When to break up – guidelines



At some point in any relationship that lasts beyond the biologically wired honeymoon phase, doubts might set in on whether to continue or not. These doubts may have already been there from the start, or sneaked in over time, or may have been triggered by something that happened in your relationship more recently.

Sometimes there is something really bugging you and it just doesn’t go away no matter what you or your partner tries. On the other hand you can see (s)he isn’t a bad person (or at least not entirely), and you’ve already spent and invested so much time of your life in that person, which makes it so much harder to decide which one is best: leaving or staying? Weighing off what is bad and what is good doesn’t make deciding easier. And it may even seem that no matter what you will choose, you will not end up happy. The doubts and the indecisiveness you may find yourself in are the perfect recipe for an unhappy life, because ultimately it is exactly the desire for basic happiness and life satisfaction which we hope to fulfill by making the right decision. We can eternally ponder which decision is right, and in doing so merely get stuck in worries, yet not any closer to the desired feelings. Add some kids to the mix, and the choice may become even harder. Which parents want their kids suffer from their divorce? But at the same time, which parents want their kids to grow up with their own dysfunctional relationship as a role model for their child’s future relationships. Which parents want their lifelong dissatisfied life as a couple serve as a role model for their kids on how to live their lives when they grow mature? For kids, it’s not necessarily the worst thing if their parents break up. However, this does not mean that a break up or divorce does not have any impact on kids! It just means that being raised by parents in a troubled marriage with a bad family atmosphere impacts kids just as much as divorce, or even more so, only in a different way. Therefore, you should only let the quality of the relationship decide over the outcome. Even if you do not have kids, ending a long-term relationship is not usually a decision you take lightly and doubts may set in on what is the best thing to do.

It’s an internal struggle too recognizable for many. So rather than spending your energy on doubts for years to come, it’s better to figure out the simple truth. Can your relationship be saved? If yes, then stop doubting and start working on it! Or – in the long run- will you be happier when you leave? If so, then it really is time to change your life and to go your separate ways… The right knowledge to make an informed choice may be of tremendous benefit in getting rid of those unhappy doubts and replace them with a reasonably happy life.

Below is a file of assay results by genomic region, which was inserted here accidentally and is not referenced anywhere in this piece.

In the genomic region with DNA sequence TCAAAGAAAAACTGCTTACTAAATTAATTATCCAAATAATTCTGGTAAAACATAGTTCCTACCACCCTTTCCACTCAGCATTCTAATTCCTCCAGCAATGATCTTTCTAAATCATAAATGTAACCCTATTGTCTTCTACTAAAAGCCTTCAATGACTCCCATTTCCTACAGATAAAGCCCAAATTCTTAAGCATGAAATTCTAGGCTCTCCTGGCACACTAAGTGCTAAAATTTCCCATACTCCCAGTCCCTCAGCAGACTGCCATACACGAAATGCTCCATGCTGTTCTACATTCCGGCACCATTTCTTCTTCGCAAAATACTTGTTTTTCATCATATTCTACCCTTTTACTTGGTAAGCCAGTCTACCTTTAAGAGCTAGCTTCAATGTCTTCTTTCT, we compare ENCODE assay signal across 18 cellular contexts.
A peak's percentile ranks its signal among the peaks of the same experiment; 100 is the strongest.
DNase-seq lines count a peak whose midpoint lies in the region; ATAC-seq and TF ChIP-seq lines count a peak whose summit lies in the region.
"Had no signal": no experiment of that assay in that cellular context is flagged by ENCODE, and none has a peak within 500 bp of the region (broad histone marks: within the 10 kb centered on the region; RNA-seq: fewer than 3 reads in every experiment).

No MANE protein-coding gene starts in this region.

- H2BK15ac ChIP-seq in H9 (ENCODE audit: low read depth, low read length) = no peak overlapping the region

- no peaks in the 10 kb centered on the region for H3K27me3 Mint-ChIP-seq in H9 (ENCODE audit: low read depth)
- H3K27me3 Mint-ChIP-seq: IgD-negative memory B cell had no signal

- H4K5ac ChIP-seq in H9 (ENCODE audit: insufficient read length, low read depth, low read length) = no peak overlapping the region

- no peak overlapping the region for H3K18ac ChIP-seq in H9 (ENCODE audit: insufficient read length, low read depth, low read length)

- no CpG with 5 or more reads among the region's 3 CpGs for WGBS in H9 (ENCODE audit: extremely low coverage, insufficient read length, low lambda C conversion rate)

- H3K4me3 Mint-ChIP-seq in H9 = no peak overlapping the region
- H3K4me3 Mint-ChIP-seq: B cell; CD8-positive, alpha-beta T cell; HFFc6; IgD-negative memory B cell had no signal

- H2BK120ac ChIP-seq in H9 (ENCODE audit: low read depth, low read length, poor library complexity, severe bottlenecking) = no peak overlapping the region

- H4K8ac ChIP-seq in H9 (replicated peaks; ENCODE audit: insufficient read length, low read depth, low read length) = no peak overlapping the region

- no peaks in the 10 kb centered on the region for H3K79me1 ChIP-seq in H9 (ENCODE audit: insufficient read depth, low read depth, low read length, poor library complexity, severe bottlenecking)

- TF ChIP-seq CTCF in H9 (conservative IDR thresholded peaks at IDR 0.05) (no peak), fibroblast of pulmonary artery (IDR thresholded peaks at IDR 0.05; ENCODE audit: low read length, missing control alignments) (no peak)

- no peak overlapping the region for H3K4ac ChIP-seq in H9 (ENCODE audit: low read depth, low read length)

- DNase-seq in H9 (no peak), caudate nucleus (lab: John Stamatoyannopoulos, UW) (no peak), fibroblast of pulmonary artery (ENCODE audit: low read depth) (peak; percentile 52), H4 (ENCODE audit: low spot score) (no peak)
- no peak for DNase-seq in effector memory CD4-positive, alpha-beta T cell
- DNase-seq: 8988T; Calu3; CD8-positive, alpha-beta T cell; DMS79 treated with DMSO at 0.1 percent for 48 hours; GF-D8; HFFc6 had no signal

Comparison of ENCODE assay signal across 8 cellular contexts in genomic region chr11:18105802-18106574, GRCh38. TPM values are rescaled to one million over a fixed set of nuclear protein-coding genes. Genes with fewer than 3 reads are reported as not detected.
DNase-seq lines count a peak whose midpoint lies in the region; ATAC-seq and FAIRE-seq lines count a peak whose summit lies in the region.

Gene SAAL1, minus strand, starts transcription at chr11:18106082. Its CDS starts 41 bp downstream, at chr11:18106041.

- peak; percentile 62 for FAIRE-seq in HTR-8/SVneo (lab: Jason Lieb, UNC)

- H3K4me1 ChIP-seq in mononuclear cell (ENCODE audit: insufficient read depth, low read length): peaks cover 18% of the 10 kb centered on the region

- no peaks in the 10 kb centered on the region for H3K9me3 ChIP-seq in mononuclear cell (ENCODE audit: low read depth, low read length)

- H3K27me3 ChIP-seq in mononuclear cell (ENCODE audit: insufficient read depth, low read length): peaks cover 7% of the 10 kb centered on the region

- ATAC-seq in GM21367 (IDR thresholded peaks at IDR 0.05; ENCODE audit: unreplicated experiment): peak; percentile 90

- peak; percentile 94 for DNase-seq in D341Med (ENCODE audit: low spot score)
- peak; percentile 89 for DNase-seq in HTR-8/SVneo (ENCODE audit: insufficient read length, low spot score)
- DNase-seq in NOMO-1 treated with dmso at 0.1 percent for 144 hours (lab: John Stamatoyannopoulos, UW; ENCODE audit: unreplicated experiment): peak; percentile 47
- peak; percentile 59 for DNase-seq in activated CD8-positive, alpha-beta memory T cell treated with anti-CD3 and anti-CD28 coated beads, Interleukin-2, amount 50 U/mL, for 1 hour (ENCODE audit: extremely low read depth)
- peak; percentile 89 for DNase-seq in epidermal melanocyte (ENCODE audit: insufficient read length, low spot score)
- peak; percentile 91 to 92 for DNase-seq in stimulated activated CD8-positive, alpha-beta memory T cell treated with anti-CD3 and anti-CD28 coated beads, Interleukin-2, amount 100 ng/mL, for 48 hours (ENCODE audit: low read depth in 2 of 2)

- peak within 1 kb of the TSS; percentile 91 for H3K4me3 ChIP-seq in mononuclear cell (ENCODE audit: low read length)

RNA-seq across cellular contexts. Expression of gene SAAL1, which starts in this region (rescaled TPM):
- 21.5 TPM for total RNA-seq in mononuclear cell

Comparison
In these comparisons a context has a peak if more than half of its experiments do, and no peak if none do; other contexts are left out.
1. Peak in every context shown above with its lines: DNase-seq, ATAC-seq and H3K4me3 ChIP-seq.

So how can you tell which choice to make?
Basically, the answer is already in you. It is just that you are approaching the search for that answer in an unfruitful way. And that’s where the diagnostic tool proposed by relationship counselor Mira Kirshenbaum, as written down in full detail in her book “Too good to leave, too bad to stay”, can help you find that answer. You can find that diagnostic tool on this blogpost.

The principle is as follows: based on others who faced the same issue, were the majority of them happy or not after they left their partner? If after leaving, in the long run they were happier with their lives than those who stayed in face of the same issue, follow the lead of those who decided to end the relationship. If after leaving, they ended up worse than those who stayed when facing the same issue, then by all means – stay. Stay even if your relationship isn’t perfect, because honestly, every relationship has its hardships. Of course, the ultimate choice is up to you, but the advice given here is based on the knowledge of how others fared. All you need to know is whether the hardships you are enduring can be overcome or at least be lived with, or whether they will really drown you. (And while you are at it, try to apply these diagnostic questions both ways, to find out whether your partner will drown when staying with you.) As you will notice, and as Mira remarks in her book, everything boils down to two aspects:

(1) Do you feel safe with your partner? Safe to expose yourself – safe to trust?


(2) do you feel reasonably happy? Can you still enjoy life? Are you generally satisfied?



If your answer to any of the following diagnostic questions indicates you should stay, this is only on the condition that none of the other answers indicates you should leave.

Most importantly, if any single of the following diagnostic questions indicates you should leave, then leave! This is a diagnostic questionnaire, and if just one of the answers to these questions indicates leaving, all other answers are irrelevant.

If not a single of the following questions indicates you should leave, then stay! All problems that can make a relationship toxic are listed here: if none of these are a problem in your relationship, you actually have a healthy relationship, even if it isn’t the perfect bliss you imagined that the one true love would feel like.



So here are the diagnostic questions that should get you over your doubts on continuing or not:

Part 1: questions 1 to 10

Part 2: questions 11 to 20

Part 3: questions 21 to 30

Part 4: questions 31 to 36



4 thoughts on “When to break up – guidelines

  1. Pingback: When to break up – part 2 | braineggs

  2. Pingback: When to break up – part 3 | braineggs

  3. Pingback: When to break up – part 3 | braineggs

  4. Pingback: When to break up – part 4 (final part) | braineggs

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